Despite my misgivings about the BFI handing over control of the LFF poster designs from artists to graphic designers, I have to admit that Nancy Fouts made a brilliant job of the 1995 one. It's an incredibly simple idea but utterly eye-catching, and perfect for a film festival. They even ran a competition based around the poster, offering two Closing Gala tickets if you could identify the film used from the stray frames at the end of the reel. Unfortunately, I've not been able to track down the answer, and any copies of the full poster on the web are too small to make even a vague stab at it.
1995 was the second year for which the LFF had an official website, once again outsourced to the IBM PC User Group. By now I'd managed to wangle myself internet access at work, so even though the site's mainly just links to IMDB entries, it proved to be very useful for getting more background information about the films I was seeing. Here's what my schedule for 1995 looked like.
Thursday November 2nd
7.30pm: Strange Days
A very hi-tech Opening Gala, so it's only fitting that I remember Strange Days as the first movie website I ever visited. It was rubbish, frankly: a huge picture of Ralph Fiennes on the front page, and a couple of links to videos that took forever to download. The presence of Fiennes gave Kathryn Bigelow's movie enough British involvement to justify its selection as the Opening Gala, though it's probably one of the darkest and most disturbing films to ever appear in that slot. A cracking thriller, nonetheless, with some of the earliest inklings of Y2K paranoia I can recall seeing in any medium. I also recall it being bloody loud, but that was down to me having a seat at the Odeon Leicester Square directly under one of the surround speakers.
Friday November 3rd
11.15pm: He's A Woman, She's A Man
By the time Mathieu Kassovitz's film came out in UK cinemas, its title had reverted to the original La Haine, which should be a bit more familiar to you. There'd been a fair bit of hype about this one from the other side of the English Channel, and for once it turned out to be entirely justified: Kassovitz carefully depicts the rising racial tensions in a Parisian housing project, and builds them up to absolute screaming pitch by the climax. Shame that his career's never really lived up to this initial promise, although at least one of his cast of unknowns - a snotty kid called Vincent Cassel - appears to be doing alright for himself these days. Which is, sadly, more than can be said for the star of Hong Kong romcom He's A Woman, She's A Man. At the time, Leslie Cheung was still (just about) in the closet, but one of the few male HK stars prepared to revel in roles with a degree of sexual ambiguity. HAWSAM was just a contemporary spin on a familiar HK plot, with women impersonating men and men feeling uncomfortable about fancying men who are really women: but given what we know about Cheung now, I'd be curious to see it again. (Not in the unsubtitled version currently on YouTube, though.)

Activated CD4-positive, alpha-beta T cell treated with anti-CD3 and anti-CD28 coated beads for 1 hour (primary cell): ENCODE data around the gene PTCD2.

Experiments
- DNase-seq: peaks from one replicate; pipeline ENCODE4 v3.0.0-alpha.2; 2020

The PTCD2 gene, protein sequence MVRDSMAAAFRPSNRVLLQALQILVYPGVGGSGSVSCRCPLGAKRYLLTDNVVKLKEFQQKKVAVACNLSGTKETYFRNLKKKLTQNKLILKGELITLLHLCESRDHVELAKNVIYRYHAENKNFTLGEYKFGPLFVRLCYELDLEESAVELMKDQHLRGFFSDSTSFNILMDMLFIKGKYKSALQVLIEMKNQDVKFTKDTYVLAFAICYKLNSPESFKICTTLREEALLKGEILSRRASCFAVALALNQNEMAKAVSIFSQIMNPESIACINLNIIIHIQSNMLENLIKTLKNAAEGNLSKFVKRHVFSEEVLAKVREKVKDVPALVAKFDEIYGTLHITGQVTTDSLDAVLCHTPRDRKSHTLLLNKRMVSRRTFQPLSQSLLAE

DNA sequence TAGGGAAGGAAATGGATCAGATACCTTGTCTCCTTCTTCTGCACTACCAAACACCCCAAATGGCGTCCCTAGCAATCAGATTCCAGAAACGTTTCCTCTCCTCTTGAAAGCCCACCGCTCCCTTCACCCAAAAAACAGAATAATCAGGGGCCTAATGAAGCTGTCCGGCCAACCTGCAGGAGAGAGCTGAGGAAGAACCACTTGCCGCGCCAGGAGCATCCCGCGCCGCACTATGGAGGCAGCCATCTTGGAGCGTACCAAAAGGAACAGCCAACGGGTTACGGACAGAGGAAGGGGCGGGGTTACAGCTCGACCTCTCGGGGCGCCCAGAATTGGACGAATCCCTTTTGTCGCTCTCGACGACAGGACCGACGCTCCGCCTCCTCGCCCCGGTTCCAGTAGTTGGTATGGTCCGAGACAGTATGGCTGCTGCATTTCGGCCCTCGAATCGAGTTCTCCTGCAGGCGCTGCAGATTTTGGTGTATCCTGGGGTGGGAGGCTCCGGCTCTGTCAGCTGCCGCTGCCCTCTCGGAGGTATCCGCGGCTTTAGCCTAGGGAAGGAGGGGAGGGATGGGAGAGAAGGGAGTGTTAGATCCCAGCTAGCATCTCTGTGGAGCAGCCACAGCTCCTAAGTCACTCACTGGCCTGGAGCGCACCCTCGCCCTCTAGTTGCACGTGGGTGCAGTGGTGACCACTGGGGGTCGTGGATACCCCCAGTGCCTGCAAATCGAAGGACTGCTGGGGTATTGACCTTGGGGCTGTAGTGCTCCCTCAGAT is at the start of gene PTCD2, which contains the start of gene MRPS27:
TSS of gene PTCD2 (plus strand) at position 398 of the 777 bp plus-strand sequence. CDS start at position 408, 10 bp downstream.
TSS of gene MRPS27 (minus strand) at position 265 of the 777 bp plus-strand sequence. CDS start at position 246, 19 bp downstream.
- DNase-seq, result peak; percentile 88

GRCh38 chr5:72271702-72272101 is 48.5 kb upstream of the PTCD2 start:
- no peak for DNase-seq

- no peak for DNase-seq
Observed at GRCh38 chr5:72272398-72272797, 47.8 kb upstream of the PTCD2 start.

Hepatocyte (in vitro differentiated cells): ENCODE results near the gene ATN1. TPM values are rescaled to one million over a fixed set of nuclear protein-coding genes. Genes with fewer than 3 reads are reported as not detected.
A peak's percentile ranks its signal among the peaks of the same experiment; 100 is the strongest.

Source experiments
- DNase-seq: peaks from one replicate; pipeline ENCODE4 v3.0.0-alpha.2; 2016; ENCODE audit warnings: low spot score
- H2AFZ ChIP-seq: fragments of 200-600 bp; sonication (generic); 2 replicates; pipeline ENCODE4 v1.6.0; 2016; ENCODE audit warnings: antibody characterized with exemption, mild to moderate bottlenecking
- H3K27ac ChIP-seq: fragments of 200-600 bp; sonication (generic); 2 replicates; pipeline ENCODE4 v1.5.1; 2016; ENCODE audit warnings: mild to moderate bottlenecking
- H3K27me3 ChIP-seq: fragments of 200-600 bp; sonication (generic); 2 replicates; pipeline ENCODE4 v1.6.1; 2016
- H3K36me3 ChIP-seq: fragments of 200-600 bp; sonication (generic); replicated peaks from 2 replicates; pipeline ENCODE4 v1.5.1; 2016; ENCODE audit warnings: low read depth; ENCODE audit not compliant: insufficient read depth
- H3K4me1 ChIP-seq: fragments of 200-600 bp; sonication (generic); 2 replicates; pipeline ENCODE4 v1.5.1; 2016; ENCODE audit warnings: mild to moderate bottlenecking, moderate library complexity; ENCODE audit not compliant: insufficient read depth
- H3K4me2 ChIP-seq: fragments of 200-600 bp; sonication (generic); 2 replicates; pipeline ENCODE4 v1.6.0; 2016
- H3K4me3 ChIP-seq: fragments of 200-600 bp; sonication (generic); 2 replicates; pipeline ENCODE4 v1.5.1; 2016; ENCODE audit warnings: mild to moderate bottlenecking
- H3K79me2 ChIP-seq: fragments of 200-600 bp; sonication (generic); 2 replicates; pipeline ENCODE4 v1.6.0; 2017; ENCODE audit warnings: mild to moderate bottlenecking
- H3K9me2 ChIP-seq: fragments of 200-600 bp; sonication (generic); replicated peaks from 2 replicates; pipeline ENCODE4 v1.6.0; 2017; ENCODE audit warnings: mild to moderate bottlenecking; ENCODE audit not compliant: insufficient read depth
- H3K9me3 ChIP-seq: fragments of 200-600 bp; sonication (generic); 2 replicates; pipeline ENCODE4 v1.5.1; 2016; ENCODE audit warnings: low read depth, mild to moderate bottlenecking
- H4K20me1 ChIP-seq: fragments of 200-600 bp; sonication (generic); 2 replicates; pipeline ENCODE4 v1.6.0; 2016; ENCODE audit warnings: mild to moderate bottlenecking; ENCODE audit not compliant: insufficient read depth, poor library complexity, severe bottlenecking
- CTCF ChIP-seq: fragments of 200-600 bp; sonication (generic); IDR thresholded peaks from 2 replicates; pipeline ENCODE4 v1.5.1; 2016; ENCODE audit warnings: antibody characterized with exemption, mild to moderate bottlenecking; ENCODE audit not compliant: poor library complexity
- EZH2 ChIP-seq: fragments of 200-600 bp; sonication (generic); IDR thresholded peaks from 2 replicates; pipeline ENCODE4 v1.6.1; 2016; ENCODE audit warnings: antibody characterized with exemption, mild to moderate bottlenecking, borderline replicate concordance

Saturday November 4th
1.30pm: The Last Supper
6.30pm: The Making Of Maps
9.00pm: The Children Of Lumiere
I'd forgotten that Stacy Title's ultra-black comedy The Last Supper - the story of a group of liberal grad students who regularly invite right-wing bigots over to Sunday lunch so they can murder them - came slap bang in the middle of the Clinton administration, when the American left didn't really have all that much to worry about. You do wonder if anyone would dare to play around with ideas like that in the current political climate. Writer Dan Rosen came along to introduce the film, and managed to get a round of applause with just the pitch for his equally diseased followup, Dead Man's Curve. (Two college students fake their roommate's suicide so they'll be given an automatic pass grade out of sympathy.) The Making Of Maps was my token Welsh film of the year, about which I remember nothing. Meanwhile The Children Of Lumiere was the French contribution to the whole Century Of Cinema palaver that was going on in 1995: a rapidly-edited collection of clips from French movies, from the very first one to the present day. I believe this was the last ever film I saw at the NFT with an English translation read out over headphones - subtitling technology has come on in leaps and bounds since then.